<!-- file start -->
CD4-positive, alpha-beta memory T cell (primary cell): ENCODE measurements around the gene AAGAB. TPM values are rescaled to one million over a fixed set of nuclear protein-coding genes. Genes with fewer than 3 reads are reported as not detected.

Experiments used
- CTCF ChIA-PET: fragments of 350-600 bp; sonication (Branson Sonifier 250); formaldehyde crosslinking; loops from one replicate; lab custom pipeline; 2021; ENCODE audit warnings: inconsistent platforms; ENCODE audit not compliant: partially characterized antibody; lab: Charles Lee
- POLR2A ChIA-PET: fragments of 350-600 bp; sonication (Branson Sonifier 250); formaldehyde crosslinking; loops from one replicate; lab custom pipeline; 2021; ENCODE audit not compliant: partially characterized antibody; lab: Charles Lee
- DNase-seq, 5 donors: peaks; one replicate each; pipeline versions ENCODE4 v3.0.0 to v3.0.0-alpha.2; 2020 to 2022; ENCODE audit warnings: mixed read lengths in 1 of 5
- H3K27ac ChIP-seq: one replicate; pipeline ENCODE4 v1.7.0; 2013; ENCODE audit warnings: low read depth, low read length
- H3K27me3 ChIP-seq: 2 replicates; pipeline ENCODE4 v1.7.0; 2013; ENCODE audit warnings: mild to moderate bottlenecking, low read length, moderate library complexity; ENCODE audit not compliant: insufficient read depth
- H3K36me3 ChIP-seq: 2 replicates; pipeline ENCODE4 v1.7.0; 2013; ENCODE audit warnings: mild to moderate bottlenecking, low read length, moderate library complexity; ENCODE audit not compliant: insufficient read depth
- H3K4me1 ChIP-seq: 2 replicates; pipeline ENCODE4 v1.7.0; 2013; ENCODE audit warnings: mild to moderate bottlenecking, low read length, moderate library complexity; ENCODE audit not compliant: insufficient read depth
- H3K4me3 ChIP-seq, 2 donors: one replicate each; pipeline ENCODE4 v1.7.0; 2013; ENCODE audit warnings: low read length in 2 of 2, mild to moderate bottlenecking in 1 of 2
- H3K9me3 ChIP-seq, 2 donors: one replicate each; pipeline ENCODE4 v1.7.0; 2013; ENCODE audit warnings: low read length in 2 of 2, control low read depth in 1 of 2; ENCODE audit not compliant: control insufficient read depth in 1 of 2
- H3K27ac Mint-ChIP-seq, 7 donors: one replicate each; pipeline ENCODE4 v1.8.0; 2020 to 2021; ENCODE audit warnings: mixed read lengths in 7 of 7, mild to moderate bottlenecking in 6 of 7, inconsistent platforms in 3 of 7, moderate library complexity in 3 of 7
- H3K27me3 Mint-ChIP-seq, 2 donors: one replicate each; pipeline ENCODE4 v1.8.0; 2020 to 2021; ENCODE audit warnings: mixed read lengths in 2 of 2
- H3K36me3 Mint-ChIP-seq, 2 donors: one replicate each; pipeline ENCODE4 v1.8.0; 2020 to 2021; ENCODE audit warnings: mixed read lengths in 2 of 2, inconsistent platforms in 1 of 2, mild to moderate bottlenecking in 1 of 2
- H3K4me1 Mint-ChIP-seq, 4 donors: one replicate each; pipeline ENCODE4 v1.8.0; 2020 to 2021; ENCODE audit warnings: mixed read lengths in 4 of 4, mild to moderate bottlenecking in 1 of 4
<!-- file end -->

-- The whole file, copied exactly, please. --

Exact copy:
CD4-positive, alpha-beta memory T cell (primary cell): ENCODE measurements around the gene AAGAB. TPM values are rescaled to one million over a fixed set of nuclear protein-coding genes. Genes with fewer than 3 reads are reported as not detected.

Experiments used
- CTCF ChIA-PET: fragments of 350-600 bp; sonication (Branson Sonifier 250); formaldehyde crosslinking; loops from one replicate; lab custom pipeline; 2021; ENCODE audit warnings: inconsistent platforms; ENCODE audit not compliant: partially characterized antibody; lab: Charles Lee
- POLR2A ChIA-PET: fragments of 350-600 bp; sonication (Branson Sonifier 250); formaldehyde crosslinking; loops from one replicate; lab custom pipeline; 2021; ENCODE audit not compliant: partially characterized antibody; lab: Charles Lee
- DNase-seq, 5 donors: peaks; one replicate each; pipeline versions ENCODE4 v3.0.0 to v3.0.0-alpha.2; 2020 to 2022; ENCODE audit warnings: mixed read lengths in 1 of 5
- H3K27ac ChIP-seq: one replicate; pipeline ENCODE4 v1.7.0; 2013; ENCODE audit warnings: low read depth, low read length
- H3K27me3 ChIP-seq: 2 replicates; pipeline ENCODE4 v1.7.0; 2013; ENCODE audit warnings: mild to moderate bottlenecking, low read length, moderate library complexity; ENCODE audit not compliant: insufficient read depth
- H3K36me3 ChIP-seq: 2 replicates; pipeline ENCODE4 v1.7.0; 2013; ENCODE audit warnings: mild to moderate bottlenecking, low read length, moderate library complexity; ENCODE audit not compliant: insufficient read depth
- H3K4me1 ChIP-seq: 2 replicates; pipeline ENCODE4 v1.7.0; 2013; ENCODE audit warnings: mild to moderate bottlenecking, low read length, moderate library complexity; ENCODE audit not compliant: insufficient read depth
- H3K4me3 ChIP-seq, 2 donors: one replicate each; pipeline ENCODE4 v1.7.0; 2013; ENCODE audit warnings: low read length in 2 of 2, mild to moderate bottlenecking in 1 of 2
- H3K9me3 ChIP-seq, 2 donors: one replicate each; pipeline ENCODE4 v1.7.0; 2013; ENCODE audit warnings: low read length in 2 of 2, control low read depth in 1 of 2; ENCODE audit not compliant: control insufficient read depth in 1 of 2
- H3K27ac Mint-ChIP-seq, 7 donors: one replicate each; pipeline ENCODE4 v1.8.0; 2020 to 2021; ENCODE audit warnings: mixed read lengths in 7 of 7, mild to moderate bottlenecking in 6 of 7, inconsistent platforms in 3 of 7, moderate library complexity in 3 of 7
- H3K27me3 Mint-ChIP-seq, 2 donors: one replicate each; pipeline ENCODE4 v1.8.0; 2020 to 2021; ENCODE audit warnings: mixed read lengths in 2 of 2
- H3K36me3 Mint-ChIP-seq, 2 donors: one replicate each; pipeline ENCODE4 v1.8.0; 2020 to 2021; ENCODE audit warnings: mixed read lengths in 2 of 2, inconsistent platforms in 1 of 2, mild to moderate bottlenecking in 1 of 2
- H3K4me1 Mint-ChIP-seq, 4 donors: one replicate each; pipeline ENCODE4 v1.8.0; 2020 to 2021; ENCODE audit warnings: mixed read lengths in 4 of 4, mild to moderate bottlenecking in 1 of 4